The Independent Market Observer

Signs Say Terrible Jobs Report Ahead

Posted by Brad McMillan, CFA®, CFP®

Find me on:

This entry was posted on Feb 3, 2022 9:06:45 AM

and tagged Commentary

Leave a comment

jobs reportThe official jobs report comes out this Friday. Expectations are for another slowdown, with about 175,000 jobs added, down from 199,000 in December. With everything that is going on, especially the number of people who have the Omicron variant and are presumably not at work, that would be a great result. Unfortunately, the real number is likely to be well below that and will probably be negative—maybe significantly so.

Bad News in ADP Report

We got a heads-up on that from yesterday’s ADP report, making a very weak result much more likely for the official jobs report on Friday. According to Capital Economics, the ADP report showed payrolls dropped for the first time since December 2020, down by 301,000. Job losses were big across the board. Leisure and hospitality jobs were down by a huge 154,000, which makes sense with the Omicron wave. But there were also losses in manufacturing, down by 21,000; transportation and utilities, down by 62,000; and construction, down by 10,000. Pretty much every sector showed meaningful losses.

When we look forward to what that means for the official jobs report this Friday, it gets worse. The ADP survey counts everyone on payroll as employed, regardless of whether they worked that week. But, with an estimated five million people isolating, some percentage of them will not be working. The official jobs report, which counts people as employed if they got paid during the survey period, could well show an even bigger loss.

If that percentage is around one-tenth, that could knock half a million people off the employed list—and give a seriously negative number for the month, potentially down by a couple of hundred thousand. That would not be good, and it is something we need to be aware of.

Medical Issue or Economic Weakness?

But while the damage would be real, it would be a medical issue, a short-term consequence of the Omicron wave, rather than a sign of economic weakness. As the medical situation changes, so will the employment impact. With infection numbers dropping sharply and likely to keep doing so in the coming weeks, we will see fewer people isolating and taking themselves out of the workforce, while those who are now isolating will be going back to work. And they will be going back to work, as there is still a labor shortage, and layoffs remain very low. The jobs will still be there. As such, a terrible jobs report in January will not derail either the labor market or the economy.

Expect a Bounce in February

More, we can also expect a very strong bounce back in February. While we may not fully clear the loss in February, improvement should bring us back to the prior trend by the end of the quarter. The disruption from Omicron is very real, but it should fade with the viral wave itself. As a medical problem, the economic impact will be real but limited—and not a sign of something worse to come.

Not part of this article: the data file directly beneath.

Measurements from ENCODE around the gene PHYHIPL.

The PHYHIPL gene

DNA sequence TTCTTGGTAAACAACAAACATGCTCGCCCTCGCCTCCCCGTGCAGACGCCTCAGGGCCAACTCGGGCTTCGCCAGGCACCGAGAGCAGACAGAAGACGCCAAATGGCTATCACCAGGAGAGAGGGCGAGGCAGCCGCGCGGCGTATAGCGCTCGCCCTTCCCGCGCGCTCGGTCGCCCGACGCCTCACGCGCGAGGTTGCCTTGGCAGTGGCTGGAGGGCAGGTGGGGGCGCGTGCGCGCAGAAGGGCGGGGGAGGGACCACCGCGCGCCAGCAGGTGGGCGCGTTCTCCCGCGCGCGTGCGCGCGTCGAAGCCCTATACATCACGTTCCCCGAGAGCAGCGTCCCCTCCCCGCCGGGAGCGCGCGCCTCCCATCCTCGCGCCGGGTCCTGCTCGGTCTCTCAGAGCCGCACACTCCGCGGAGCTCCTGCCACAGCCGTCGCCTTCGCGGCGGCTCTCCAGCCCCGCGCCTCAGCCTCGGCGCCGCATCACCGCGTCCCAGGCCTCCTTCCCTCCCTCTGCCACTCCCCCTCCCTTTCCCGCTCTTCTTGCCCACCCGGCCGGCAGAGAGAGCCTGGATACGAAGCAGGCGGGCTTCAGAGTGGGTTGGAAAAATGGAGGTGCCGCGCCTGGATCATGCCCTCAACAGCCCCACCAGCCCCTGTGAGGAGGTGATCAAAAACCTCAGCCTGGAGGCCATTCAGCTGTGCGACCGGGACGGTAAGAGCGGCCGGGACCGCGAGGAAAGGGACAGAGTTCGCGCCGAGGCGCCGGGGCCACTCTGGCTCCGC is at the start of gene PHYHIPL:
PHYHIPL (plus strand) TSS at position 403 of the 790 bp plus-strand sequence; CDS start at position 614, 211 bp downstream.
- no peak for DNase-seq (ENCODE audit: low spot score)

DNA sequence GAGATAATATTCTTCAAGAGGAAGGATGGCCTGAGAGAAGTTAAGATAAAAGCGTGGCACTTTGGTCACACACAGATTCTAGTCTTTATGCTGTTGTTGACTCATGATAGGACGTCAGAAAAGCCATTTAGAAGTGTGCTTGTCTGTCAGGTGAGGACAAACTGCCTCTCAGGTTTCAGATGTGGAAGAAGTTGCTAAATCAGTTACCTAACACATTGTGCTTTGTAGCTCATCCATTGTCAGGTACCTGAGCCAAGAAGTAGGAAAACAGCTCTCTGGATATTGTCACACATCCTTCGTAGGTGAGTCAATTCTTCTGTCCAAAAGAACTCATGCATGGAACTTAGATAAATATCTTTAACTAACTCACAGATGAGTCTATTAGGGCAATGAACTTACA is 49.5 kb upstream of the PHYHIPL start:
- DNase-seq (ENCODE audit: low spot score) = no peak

Time to Pay Attention

We very likely have some bad news coming. But it reflects bad news last month and not the likely better news in February and the months to come. The January jobs report will be another great example of how not reacting to immediate news, but instead looking at the underlying data, can make you a better investor.

That will be the lesson of this Friday. Pay attention, yes. But think. And then keep calm and carry on.

Subscribe via Email

New call-to-action
Crash-Test Investing

Hot Topics

New Call-to-action



see all



The information on this website is intended for informational/educational purposes only and should not be construed as investment advice, a solicitation, or a recommendation to buy or sell any security or investment product. Please contact your financial professional for more information specific to your situation.

Certain sections of this commentary contain forward-looking statements that are based on our reasonable expectations, estimates, projections, and assumptions. Forward-looking statements are not guarantees of future performance and involve certain risks and uncertainties, which are difficult to predict. Past performance is not indicative of future results. Diversification does not assure a profit or protect against loss in declining markets.

The S&P 500 Index is a broad-based measurement of changes in stock market conditions based on the average performance of 500 widely held common stocks. All indices are unmanaged and investors cannot invest directly in an index.

The MSCI EAFE (Europe, Australia, Far East) Index is a free float‐adjusted market capitalization index that is designed to measure the equity market performance of developed markets, excluding the U.S. and Canada. The MSCI EAFE Index consists of 21 developed market country indices.

One basis point (bp) is equal to 1/100th of 1 percent, or 0.01 percent.

The VIX (CBOE Volatility Index) measures the market’s expectation of 30-day volatility across a wide range of S&P 500 options.

The forward price-to-earnings (P/E) ratio divides the current share price of the index by its estimated future earnings.

Third-party links are provided to you as a courtesy. We make no representation as to the completeness or accuracy of information provided on these websites. Information on such sites, including third-party links contained within, should not be construed as an endorsement or adoption by Commonwealth of any kind. You should consult with a financial advisor regarding your specific situation.


Please review our Terms of Use

Commonwealth Financial Network®